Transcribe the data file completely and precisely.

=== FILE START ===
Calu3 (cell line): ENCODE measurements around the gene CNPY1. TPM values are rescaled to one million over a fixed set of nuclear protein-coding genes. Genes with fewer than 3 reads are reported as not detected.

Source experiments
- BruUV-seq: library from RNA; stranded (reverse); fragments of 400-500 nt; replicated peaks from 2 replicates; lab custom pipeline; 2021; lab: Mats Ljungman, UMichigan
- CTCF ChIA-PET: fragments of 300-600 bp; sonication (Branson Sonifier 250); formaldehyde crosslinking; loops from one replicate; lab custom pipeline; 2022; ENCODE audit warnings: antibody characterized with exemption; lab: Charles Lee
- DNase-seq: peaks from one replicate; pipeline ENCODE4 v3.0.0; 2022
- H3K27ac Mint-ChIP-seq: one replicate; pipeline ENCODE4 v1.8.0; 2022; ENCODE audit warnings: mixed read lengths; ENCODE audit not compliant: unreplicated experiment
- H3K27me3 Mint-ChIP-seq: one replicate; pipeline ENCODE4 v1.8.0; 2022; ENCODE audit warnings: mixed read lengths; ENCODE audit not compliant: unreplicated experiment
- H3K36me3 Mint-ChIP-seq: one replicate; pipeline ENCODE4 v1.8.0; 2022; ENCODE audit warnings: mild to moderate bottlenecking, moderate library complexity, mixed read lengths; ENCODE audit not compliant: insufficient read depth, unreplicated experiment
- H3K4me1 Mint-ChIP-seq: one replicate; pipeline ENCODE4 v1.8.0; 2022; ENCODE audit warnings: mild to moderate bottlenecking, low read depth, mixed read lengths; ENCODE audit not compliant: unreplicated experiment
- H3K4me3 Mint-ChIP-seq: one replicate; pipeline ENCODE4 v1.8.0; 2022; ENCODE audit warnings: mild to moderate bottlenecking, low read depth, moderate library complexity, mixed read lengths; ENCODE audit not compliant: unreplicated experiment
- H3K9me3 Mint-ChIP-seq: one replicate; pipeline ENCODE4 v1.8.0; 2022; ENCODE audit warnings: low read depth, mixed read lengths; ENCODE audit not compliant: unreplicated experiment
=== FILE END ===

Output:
Calu3 (cell line): ENCODE measurements around the gene CNPY1. TPM values are rescaled to one million over a fixed set of nuclear protein-coding genes. Genes with fewer than 3 reads are reported as not detected.

Source experiments
- BruUV-seq: library from RNA; stranded (reverse); fragments of 400-500 nt; replicated peaks from 2 replicates; lab custom pipeline; 2021; lab: Mats Ljungman, UMichigan
- CTCF ChIA-PET: fragments of 300-600 bp; sonication (Branson Sonifier 250); formaldehyde crosslinking; loops from one replicate; lab custom pipeline; 2022; ENCODE audit warnings: antibody characterized with exemption; lab: Charles Lee
- DNase-seq: peaks from one replicate; pipeline ENCODE4 v3.0.0; 2022
- H3K27ac Mint-ChIP-seq: one replicate; pipeline ENCODE4 v1.8.0; 2022; ENCODE audit warnings: mixed read lengths; ENCODE audit not compliant: unreplicated experiment
- H3K27me3 Mint-ChIP-seq: one replicate; pipeline ENCODE4 v1.8.0; 2022; ENCODE audit warnings: mixed read lengths; ENCODE audit not compliant: unreplicated experiment
- H3K36me3 Mint-ChIP-seq: one replicate; pipeline ENCODE4 v1.8.0; 2022; ENCODE audit warnings: mild to moderate bottlenecking, moderate library complexity, mixed read lengths; ENCODE audit not compliant: insufficient read depth, unreplicated experiment
- H3K4me1 Mint-ChIP-seq: one replicate; pipeline ENCODE4 v1.8.0; 2022; ENCODE audit warnings: mild to moderate bottlenecking, low read depth, mixed read lengths; ENCODE audit not compliant: unreplicated experiment
- H3K4me3 Mint-ChIP-seq: one replicate; pipeline ENCODE4 v1.8.0; 2022; ENCODE audit warnings: mild to moderate bottlenecking, low read depth, moderate library complexity, mixed read lengths; ENCODE audit not compliant: unreplicated experiment
- H3K9me3 Mint-ChIP-seq: one replicate; pipeline ENCODE4 v1.8.0; 2022; ENCODE audit warnings: low read depth, mixed read lengths; ENCODE audit not compliant: unreplicated experiment